Abstract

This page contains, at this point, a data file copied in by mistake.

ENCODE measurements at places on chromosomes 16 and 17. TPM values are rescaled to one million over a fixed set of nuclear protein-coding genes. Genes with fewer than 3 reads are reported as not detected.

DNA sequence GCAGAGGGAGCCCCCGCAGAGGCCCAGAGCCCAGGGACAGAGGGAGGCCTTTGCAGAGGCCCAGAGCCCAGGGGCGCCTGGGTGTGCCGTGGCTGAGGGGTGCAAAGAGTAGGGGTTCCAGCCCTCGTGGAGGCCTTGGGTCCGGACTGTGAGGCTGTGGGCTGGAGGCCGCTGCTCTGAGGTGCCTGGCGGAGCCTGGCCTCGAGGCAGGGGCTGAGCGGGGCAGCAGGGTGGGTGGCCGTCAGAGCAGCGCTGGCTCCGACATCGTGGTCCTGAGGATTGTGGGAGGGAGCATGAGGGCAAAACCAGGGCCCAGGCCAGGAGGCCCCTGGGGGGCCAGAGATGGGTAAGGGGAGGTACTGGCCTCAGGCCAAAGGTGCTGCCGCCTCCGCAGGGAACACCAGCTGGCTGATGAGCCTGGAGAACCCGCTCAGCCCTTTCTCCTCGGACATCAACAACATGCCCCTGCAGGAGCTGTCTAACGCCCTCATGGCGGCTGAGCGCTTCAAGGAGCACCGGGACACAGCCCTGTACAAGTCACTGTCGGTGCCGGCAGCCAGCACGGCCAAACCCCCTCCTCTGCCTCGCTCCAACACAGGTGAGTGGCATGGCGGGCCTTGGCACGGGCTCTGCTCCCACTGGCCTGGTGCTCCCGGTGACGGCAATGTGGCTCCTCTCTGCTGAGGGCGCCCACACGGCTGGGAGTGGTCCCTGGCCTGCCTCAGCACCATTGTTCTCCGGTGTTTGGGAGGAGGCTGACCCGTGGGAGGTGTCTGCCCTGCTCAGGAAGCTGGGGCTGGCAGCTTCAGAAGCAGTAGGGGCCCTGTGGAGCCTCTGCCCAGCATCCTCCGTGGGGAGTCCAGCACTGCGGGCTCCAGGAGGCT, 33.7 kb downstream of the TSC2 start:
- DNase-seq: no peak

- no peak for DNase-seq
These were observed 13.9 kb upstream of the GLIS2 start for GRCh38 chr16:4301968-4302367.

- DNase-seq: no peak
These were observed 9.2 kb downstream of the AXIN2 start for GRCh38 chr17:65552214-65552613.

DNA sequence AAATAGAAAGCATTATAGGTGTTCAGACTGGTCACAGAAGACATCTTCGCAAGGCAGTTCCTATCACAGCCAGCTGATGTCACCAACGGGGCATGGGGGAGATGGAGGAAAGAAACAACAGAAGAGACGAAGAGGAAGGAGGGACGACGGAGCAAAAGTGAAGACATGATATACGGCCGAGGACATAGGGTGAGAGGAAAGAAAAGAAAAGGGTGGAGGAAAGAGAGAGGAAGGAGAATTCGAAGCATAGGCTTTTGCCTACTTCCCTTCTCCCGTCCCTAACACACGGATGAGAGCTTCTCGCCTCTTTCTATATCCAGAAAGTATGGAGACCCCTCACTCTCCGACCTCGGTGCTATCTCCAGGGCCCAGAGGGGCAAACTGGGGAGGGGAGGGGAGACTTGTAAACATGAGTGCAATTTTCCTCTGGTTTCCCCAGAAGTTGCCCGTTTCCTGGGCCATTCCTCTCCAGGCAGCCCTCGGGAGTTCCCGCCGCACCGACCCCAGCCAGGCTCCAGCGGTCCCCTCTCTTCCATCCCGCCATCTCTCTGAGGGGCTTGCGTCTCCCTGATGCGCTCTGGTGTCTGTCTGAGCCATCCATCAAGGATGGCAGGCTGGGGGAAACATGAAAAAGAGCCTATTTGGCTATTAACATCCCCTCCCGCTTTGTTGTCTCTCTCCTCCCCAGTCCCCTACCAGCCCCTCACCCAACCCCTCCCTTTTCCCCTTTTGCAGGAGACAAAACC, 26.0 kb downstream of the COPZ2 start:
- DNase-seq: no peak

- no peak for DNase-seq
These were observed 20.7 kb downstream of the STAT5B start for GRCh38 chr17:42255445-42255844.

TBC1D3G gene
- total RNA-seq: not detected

We present a new approach for debugging two router configurations that are intended to be behaviorally equivalent. Existing router verification techniques cannot identify all differences or localize those differences to relevant configuration lines. Our approach addresses these limitations through a modular analysis, which separately analyzes pairs of corresponding configuration components. It handles all router components that affect routing and forwarding, including configuration for BGP, OSPF, static routes, route maps and ACLs. Further, for many configuration components our modular approach enables simple structural equivalence checks to be used without loss of precision, aiding both efficiency and error localization. We implemented this approach in the tool Campion and applied it to debugging pairs of backup routers from different manufacturers and validating replacement of critical routers. Campion analyzed $30$ proposed router replacements in a production cloud network and proactively detected four configuration bugs, including a route reflector bug that could have caused a severe outage. Campion also found multiple differences between backup routers from different vendors in a university network. These were undetected for three years, and depended on subtle semantic differences that the operators said they were “highly unlikely” to detect by “just eyeballing the configs.”